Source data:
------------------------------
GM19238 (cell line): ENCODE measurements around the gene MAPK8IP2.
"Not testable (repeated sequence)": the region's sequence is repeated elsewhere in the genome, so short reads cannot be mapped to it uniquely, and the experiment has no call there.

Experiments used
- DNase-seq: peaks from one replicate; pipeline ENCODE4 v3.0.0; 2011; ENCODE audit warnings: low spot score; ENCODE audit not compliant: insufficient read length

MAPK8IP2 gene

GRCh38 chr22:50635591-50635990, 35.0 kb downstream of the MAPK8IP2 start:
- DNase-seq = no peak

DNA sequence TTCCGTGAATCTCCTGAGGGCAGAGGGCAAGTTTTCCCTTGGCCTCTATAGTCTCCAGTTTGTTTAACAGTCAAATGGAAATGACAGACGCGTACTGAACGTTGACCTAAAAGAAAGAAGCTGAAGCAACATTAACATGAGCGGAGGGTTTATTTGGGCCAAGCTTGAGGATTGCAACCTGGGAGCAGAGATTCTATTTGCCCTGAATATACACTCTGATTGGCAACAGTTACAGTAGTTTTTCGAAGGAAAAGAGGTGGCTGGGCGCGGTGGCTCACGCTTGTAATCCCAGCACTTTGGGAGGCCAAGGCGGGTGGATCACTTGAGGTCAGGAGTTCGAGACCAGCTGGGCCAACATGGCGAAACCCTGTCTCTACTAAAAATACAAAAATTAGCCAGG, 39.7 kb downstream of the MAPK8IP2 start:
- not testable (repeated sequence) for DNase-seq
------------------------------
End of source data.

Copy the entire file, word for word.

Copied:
GM19238 (cell line): ENCODE measurements around the gene MAPK8IP2.
"Not testable (repeated sequence)": the region's sequence is repeated elsewhere in the genome, so short reads cannot be mapped to it uniquely, and the experiment has no call there.

Experiments used
- DNase-seq: peaks from one replicate; pipeline ENCODE4 v3.0.0; 2011; ENCODE audit warnings: low spot score; ENCODE audit not compliant: insufficient read length

MAPK8IP2 gene

GRCh38 chr22:50635591-50635990, 35.0 kb downstream of the MAPK8IP2 start:
- DNase-seq = no peak

DNA sequence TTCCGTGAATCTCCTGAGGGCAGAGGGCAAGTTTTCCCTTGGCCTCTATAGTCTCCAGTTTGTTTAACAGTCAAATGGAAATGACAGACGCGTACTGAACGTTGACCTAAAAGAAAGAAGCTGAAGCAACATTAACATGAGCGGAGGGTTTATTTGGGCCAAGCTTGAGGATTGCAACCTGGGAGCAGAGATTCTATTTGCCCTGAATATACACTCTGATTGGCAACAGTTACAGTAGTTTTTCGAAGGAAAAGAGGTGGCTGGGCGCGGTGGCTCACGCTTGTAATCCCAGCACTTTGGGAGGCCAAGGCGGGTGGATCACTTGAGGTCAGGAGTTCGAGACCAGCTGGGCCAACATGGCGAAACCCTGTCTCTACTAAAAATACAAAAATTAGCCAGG, 39.7 kb downstream of the MAPK8IP2 start:
- not testable (repeated sequence) for DNase-seq